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Has your organization adopted ALM practices?

I’ve been struggling with the phrase, “application lifecycle management” (ALM), for some time now. The term has been used to describe processes, tools and practices, but what exactly does it mean? Colleen Frye helps clarify with a 3-part series of stories that she’s written for SearchSoftwareQuality.com.

She starts by describing roles and responsibilities in an ALM-focused organization. As seen with agile methodologies, the focus is shifting towards increased communication and collaboration throughout the entire lifecycle. “While some of the lines between jobs are blurring, ALM is really about knocking down the walls between silos,” writes Frye.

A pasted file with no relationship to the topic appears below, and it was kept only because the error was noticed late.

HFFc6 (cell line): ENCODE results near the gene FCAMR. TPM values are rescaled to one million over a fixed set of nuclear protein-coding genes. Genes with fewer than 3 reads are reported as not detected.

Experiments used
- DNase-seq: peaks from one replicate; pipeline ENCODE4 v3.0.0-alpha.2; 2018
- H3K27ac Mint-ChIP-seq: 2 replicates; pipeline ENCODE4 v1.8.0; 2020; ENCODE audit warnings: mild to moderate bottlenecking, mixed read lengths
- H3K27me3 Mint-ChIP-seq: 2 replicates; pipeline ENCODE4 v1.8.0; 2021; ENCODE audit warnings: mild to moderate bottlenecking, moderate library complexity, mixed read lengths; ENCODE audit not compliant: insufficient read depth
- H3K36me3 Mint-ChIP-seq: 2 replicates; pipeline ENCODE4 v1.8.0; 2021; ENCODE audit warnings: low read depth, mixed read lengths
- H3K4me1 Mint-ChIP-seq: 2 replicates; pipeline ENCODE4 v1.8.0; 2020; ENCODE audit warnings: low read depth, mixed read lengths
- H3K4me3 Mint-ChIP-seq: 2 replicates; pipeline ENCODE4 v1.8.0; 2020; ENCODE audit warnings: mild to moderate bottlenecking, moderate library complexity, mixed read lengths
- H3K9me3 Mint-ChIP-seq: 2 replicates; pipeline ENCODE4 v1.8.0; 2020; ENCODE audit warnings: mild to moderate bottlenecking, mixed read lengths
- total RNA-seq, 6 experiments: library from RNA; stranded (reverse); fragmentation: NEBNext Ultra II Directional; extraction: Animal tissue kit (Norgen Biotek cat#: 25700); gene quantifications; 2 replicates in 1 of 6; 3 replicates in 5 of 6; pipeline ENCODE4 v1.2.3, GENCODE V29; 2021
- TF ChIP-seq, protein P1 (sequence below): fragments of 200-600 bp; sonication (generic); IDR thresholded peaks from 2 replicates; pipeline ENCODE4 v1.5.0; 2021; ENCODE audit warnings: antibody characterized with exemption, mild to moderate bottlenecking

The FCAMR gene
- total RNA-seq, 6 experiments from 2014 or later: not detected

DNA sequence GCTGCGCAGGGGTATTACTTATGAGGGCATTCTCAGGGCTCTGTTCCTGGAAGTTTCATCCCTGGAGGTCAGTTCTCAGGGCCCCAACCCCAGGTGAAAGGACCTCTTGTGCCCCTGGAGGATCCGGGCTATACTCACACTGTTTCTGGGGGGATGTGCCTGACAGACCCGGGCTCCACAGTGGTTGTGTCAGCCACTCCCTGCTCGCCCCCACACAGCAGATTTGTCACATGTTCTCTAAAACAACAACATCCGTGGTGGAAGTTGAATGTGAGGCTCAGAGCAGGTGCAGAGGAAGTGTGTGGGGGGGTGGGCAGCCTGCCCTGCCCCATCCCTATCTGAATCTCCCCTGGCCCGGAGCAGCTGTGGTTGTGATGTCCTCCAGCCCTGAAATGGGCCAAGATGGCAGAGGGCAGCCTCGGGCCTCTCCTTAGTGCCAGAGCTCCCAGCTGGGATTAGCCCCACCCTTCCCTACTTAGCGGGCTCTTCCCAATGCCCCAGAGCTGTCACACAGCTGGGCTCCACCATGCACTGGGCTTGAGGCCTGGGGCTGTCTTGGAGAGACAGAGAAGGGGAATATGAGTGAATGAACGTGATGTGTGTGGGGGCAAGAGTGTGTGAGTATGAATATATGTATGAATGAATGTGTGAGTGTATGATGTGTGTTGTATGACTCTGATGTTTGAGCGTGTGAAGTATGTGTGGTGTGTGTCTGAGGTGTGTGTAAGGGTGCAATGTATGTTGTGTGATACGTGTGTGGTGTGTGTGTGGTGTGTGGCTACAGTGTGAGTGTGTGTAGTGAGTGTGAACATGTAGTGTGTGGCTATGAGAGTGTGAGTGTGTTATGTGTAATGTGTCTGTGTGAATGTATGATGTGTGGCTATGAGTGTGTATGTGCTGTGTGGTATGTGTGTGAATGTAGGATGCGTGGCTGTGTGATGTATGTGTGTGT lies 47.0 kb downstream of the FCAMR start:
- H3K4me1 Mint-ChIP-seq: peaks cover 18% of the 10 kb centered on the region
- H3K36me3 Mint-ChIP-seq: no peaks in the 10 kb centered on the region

In Changing industry roles in ALM-focused organizations, Frye continues the exploration of ALM roles and how those may differ from traditional environments. The changing roles of project manager, business analyst, architects, QA and test are discussed as well as examining a new role, that of an ALM specialist.

In the last of the series, How ALM development tools impact team work, Frye talks about some of the characteristics of ALM tools. Tool integration is a common theme as well as more automation of reporting and project status. However, again, emphasis is primarily  on tools that allow for collaboration, communication and the breaking down of silos.

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